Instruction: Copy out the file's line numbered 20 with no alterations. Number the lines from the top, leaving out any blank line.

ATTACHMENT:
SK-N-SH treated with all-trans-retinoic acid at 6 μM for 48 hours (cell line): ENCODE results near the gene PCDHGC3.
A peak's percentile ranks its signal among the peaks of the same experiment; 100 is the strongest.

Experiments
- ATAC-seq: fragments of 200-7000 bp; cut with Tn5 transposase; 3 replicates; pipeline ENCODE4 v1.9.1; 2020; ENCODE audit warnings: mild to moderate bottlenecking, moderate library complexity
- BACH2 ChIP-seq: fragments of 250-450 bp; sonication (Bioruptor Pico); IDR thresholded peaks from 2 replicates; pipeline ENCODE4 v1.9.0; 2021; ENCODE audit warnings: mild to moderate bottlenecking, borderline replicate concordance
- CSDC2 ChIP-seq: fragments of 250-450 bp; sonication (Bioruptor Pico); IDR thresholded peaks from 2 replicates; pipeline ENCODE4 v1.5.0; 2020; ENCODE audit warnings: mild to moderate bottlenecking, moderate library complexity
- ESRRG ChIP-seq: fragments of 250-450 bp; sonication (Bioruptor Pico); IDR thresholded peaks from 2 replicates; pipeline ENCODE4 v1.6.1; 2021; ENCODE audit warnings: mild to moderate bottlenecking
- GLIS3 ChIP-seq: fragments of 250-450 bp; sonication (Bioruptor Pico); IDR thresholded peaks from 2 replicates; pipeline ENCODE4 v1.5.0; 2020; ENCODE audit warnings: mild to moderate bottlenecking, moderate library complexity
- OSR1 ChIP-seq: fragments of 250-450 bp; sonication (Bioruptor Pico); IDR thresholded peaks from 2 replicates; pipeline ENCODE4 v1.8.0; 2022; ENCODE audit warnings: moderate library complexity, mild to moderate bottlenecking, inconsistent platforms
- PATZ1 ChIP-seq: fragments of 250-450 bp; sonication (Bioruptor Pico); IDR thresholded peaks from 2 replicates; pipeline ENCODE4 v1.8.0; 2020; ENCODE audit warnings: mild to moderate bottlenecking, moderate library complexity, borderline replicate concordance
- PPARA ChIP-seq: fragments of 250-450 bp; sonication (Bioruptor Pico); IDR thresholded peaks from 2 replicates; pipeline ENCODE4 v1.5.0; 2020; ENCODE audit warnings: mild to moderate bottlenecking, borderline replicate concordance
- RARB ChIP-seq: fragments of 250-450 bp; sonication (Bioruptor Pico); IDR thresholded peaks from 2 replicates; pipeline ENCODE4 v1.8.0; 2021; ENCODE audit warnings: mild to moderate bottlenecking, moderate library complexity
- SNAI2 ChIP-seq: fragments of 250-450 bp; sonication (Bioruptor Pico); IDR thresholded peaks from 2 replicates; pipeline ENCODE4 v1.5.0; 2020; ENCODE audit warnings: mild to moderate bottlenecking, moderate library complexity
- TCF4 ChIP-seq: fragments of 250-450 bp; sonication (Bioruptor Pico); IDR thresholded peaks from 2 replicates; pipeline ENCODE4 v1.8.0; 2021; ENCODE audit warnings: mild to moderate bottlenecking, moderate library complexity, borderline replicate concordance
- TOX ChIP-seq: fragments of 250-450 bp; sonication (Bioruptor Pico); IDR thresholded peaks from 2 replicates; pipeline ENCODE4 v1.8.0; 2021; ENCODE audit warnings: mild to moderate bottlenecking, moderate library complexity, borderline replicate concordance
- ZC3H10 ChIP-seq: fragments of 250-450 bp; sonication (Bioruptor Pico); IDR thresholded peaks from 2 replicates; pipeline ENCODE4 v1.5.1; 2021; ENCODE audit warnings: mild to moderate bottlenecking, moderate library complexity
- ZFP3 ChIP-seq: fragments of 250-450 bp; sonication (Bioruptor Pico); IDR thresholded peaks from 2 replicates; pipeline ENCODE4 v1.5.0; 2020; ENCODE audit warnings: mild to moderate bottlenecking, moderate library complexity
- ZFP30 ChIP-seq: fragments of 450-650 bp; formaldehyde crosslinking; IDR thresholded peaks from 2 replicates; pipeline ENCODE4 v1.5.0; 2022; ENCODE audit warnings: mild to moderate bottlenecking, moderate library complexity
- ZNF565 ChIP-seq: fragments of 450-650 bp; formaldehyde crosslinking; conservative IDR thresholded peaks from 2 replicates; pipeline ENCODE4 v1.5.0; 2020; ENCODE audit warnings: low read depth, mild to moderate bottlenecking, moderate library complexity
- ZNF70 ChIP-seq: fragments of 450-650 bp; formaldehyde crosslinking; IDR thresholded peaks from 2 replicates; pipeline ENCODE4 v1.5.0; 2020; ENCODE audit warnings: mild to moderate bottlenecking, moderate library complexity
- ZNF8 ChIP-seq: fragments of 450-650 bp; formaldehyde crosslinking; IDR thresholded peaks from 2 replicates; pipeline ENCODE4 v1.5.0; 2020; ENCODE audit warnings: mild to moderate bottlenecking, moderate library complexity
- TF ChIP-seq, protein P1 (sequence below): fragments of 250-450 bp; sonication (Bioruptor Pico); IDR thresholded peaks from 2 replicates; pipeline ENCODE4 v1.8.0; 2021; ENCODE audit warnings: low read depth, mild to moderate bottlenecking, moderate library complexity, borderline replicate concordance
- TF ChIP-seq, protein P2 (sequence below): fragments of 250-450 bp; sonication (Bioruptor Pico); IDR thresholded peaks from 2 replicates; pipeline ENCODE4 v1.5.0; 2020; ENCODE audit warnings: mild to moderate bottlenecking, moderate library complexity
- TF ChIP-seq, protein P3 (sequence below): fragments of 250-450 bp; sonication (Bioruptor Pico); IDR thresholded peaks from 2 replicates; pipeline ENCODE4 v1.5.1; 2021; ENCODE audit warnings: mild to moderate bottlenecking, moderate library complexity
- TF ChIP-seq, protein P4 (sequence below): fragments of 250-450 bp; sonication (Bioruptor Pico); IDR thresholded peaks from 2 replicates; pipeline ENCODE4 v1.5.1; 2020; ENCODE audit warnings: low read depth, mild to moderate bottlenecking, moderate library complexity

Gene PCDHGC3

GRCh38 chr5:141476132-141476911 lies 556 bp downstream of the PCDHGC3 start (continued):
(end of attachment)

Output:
- ZNF70 ChIP-seq: fragments of 450-650 bp; formaldehyde crosslinking; IDR thresholded peaks from 2 replicates; pipeline ENCODE4 v1.5.0; 2020; ENCODE audit warnings: mild to moderate bottlenecking, moderate library complexity